ETF Tracker Newsletter For May 6, 2022

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  1. Moving the markets

After the Dow dropped another 400 points to start the session, dip buyers stepped in and pushed the major indexes just above their unchanged lines. Giving an assist in this sudden turnaround, was Fed mouthpiece Kashkari by hinting that the Neutral rate is 2%, which means the Fed has at most a little over 1% in hikes left, before it may have to shift in reverse.

While that was just his opinion, it had the desired dovish effect in that it instantly reversed the bearish course of the day. That statement differed substantially from traders’ expectations of another 12 rate hikes or so and caused the bulls to come out of hiding.

However, it was not enough for a complete turnaround, but it continued the market’s bobbing and weaving thereby avoiding another carnage. In the end, the major indexes scored another loss, with the Dow now having dropped for six straight weeks.

Thanks to Wednesday’s powerful dead-cat bounce, AKA Fed relief rally, the S&P 500 closed the week just about unchanged but registered its longest weekly losing streak since June 2011, according to ZeroHedge.

Bond yields claimed most of the attention, as the 10-year touched 3.13% for the first time since 2018, after which the Fed folded and reversed its policies thereby reviving the dying bull market. With inflation continuing to be on the rise, it’s unknown whether the Fed will stick to its plan or will favor bailing out the stock and bond markets again.

The winners of the day were energy, commodities, gold and the short 20-year Treasury ETFs, the exposure to which has, despite their volatility, created a bullish oasis, as most other sectors were mired in red numbers.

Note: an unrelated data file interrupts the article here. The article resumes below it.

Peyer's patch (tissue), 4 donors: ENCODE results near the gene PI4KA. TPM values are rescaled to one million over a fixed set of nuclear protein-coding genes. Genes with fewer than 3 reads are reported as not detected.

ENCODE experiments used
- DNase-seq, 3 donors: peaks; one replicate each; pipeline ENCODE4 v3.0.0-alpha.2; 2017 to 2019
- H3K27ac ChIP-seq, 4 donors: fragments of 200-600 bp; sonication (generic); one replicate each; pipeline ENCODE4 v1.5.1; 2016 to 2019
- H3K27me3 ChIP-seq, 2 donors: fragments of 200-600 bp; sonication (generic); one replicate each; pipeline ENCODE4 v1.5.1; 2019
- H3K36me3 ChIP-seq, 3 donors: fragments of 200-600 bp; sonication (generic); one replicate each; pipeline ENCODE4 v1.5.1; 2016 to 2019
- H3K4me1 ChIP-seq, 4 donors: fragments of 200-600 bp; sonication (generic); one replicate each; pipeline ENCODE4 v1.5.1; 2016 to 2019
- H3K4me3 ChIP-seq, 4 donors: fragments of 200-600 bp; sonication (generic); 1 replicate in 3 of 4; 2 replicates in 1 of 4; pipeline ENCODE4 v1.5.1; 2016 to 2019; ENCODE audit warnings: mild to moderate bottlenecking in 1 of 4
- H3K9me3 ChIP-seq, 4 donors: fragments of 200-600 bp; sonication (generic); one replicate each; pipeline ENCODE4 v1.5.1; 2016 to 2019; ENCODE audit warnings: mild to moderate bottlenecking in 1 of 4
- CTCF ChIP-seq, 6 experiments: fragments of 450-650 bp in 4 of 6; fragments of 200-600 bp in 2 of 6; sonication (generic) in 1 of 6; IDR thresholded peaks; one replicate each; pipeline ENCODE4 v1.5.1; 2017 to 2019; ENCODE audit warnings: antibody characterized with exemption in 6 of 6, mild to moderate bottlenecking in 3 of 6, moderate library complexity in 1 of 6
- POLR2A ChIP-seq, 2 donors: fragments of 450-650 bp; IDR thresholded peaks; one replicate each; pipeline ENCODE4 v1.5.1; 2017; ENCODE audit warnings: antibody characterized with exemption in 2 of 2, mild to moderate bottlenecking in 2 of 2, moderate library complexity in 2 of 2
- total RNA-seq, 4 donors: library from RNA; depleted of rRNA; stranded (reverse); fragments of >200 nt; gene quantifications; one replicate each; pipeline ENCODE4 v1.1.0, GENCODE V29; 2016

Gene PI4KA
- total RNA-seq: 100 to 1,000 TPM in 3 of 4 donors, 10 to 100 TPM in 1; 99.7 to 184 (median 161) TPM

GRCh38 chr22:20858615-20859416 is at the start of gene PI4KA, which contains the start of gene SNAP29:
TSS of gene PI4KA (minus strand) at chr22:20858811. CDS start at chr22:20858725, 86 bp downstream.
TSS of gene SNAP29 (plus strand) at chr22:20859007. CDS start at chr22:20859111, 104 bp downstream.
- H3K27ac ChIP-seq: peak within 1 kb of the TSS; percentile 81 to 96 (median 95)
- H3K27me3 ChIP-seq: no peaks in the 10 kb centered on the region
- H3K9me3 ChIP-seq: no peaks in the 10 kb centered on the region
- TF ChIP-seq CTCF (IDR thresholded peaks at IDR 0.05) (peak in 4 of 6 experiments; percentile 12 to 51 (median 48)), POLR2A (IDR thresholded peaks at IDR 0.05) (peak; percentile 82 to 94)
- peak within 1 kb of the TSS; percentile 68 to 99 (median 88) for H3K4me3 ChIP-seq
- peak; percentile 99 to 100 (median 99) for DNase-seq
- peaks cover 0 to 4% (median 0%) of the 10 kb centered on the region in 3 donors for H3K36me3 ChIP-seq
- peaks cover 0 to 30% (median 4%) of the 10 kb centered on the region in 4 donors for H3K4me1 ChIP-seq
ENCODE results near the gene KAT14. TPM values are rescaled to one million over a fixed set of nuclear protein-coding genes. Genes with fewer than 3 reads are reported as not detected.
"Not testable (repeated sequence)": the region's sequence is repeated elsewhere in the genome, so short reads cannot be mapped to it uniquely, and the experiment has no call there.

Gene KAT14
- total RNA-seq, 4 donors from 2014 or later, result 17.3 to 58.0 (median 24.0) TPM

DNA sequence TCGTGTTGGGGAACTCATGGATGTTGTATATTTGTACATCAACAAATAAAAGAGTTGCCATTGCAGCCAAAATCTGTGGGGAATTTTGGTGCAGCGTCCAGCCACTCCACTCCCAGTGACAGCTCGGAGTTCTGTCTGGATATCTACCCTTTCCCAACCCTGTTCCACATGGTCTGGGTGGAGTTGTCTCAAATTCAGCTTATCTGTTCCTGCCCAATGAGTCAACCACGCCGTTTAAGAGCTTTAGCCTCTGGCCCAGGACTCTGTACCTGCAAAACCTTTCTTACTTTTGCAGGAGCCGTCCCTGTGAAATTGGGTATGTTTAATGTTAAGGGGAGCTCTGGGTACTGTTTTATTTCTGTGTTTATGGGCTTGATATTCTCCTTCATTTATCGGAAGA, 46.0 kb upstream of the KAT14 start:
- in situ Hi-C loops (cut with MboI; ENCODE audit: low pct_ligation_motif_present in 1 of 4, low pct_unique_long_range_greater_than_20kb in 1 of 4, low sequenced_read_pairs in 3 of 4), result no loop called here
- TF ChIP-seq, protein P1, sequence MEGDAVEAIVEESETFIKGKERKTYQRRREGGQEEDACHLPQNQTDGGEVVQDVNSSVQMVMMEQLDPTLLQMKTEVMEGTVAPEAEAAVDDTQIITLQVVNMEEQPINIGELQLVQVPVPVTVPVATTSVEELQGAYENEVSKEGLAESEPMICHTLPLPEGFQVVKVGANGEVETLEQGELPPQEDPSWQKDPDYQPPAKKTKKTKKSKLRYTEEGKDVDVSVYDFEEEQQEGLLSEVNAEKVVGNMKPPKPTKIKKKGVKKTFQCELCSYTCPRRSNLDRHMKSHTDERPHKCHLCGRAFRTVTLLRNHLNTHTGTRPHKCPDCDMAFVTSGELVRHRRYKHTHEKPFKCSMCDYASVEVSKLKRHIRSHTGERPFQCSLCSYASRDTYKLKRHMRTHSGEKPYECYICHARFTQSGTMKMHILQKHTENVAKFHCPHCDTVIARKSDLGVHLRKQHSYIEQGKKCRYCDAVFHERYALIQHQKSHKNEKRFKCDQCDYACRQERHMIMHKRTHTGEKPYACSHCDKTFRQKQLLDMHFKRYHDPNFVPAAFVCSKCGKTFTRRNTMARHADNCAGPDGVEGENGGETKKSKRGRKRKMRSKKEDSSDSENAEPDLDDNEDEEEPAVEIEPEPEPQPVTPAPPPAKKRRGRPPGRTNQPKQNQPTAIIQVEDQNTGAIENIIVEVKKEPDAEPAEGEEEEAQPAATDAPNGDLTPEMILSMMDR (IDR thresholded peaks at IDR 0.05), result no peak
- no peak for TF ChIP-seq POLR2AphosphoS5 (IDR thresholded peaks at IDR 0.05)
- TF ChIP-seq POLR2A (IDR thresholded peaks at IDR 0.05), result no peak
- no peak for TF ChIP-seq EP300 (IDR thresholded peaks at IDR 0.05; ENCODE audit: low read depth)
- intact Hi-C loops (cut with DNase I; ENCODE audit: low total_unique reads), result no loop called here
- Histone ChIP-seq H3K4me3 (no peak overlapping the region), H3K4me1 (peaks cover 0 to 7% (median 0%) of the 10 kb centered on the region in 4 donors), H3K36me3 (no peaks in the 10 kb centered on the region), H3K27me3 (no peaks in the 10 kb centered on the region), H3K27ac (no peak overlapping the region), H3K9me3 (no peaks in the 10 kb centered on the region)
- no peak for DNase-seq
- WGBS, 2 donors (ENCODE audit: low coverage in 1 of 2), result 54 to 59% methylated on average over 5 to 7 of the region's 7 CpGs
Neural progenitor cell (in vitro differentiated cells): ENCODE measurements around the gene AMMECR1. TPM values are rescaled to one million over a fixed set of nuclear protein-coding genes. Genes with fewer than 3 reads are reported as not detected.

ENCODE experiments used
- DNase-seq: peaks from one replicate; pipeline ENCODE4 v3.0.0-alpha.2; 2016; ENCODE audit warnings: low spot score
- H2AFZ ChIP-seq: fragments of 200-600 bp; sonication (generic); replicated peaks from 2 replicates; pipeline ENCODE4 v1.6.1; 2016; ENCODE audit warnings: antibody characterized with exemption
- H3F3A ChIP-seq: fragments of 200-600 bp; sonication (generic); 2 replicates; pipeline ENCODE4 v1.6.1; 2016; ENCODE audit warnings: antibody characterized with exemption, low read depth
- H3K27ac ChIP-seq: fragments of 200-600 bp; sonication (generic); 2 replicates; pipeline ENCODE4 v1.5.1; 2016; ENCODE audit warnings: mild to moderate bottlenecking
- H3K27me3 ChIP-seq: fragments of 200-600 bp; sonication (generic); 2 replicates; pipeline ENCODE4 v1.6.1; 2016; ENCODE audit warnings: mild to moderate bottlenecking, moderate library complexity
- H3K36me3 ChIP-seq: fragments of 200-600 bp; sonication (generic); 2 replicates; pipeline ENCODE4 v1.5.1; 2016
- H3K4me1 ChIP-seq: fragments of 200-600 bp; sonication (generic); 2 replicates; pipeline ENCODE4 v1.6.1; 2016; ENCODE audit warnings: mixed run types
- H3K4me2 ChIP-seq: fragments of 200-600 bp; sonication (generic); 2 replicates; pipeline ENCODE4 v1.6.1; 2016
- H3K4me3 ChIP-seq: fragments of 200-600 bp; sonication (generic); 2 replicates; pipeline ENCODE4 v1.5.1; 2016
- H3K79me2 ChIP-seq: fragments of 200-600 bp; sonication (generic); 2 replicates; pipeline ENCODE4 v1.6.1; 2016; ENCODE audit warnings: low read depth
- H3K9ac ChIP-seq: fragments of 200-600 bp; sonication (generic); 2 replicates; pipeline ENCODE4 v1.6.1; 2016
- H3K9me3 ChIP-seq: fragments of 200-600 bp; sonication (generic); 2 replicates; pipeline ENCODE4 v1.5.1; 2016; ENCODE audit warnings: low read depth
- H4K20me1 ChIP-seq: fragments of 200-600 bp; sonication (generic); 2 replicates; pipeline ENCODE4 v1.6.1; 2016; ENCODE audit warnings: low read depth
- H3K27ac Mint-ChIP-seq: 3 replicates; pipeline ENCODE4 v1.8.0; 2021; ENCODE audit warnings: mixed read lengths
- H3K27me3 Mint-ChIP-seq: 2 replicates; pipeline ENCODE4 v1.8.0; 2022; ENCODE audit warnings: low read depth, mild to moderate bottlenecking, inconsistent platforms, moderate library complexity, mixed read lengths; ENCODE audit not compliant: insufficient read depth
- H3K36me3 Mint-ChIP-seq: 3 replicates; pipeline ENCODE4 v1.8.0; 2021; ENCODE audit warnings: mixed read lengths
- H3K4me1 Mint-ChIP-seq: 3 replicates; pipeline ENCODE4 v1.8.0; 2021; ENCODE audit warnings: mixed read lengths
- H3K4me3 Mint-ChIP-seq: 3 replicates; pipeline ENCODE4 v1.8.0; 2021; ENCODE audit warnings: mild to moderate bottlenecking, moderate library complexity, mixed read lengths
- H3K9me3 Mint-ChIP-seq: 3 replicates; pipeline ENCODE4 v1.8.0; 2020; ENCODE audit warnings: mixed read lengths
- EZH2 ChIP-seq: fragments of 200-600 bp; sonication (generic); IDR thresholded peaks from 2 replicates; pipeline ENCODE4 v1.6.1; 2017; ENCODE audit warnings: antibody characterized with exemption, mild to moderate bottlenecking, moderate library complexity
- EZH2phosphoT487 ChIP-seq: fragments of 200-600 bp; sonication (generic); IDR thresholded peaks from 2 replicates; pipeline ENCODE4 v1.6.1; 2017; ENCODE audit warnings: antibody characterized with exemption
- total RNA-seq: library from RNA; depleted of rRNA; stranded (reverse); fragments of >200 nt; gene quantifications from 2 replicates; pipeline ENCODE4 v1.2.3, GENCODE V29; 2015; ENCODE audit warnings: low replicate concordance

2. ETFs in the Spotlight

In case you missed the announcement and description of this section, you can read it here again.

It features some of the 10 broadly diversified domestic and sector ETFs from my HighVolume list as posted every Saturday. Furthermore, they are screened for the lowest MaxDD% number meaning they have been showing better resistance to temporary sell offs than all others over the past year.

The below table simply demonstrates the magnitude with which these ETFs are fluctuating above or below their respective individual trend lines (%+/-M/A). A break below, represented by a negative number, shows weakness, while a break above, represented by a positive percentage, shows strength.

For hundreds of ETF choices, be sure to reference Thursday’s StatSheet.

For this closed-out domestic “Buy” cycle (2/24/2022), here’s how some of our candidates have fared:

Again, the %+/-M/A column above shows the position of the various ETFs in relation to their respective long-term trend lines, while the trailing sell stops are being tracked in the “Off High” column. The “Action” column will signal a “Sell” once the -12% point has been taken out in the “Off High” column, which has replaced the prior -8% to -10% limits.

3. Trend Tracking Indexes (TTIs)

Our TTIs slipped again, with the markets not yet having found a firm bottom.

This is how we closed 05/06/2022:

Domestic TTI: -5.01% below its M/A (prior close -4.22%)—Sell signal effective 02/24/2022.

International TTI: -6.20% below its M/A (prior close -5.99%)—Sell signal effective 03/08/2022.

Disclosure: I am obliged to inform you that I, as well as my advisory clients, own some of the ETFs listed in the above table. Furthermore, they do not represent a specific investment recommendation for you, they merely show which ETFs from the universe I track are falling within the specified guidelines.

All linked charts above are courtesy of Bloomberg via ZeroHedge.



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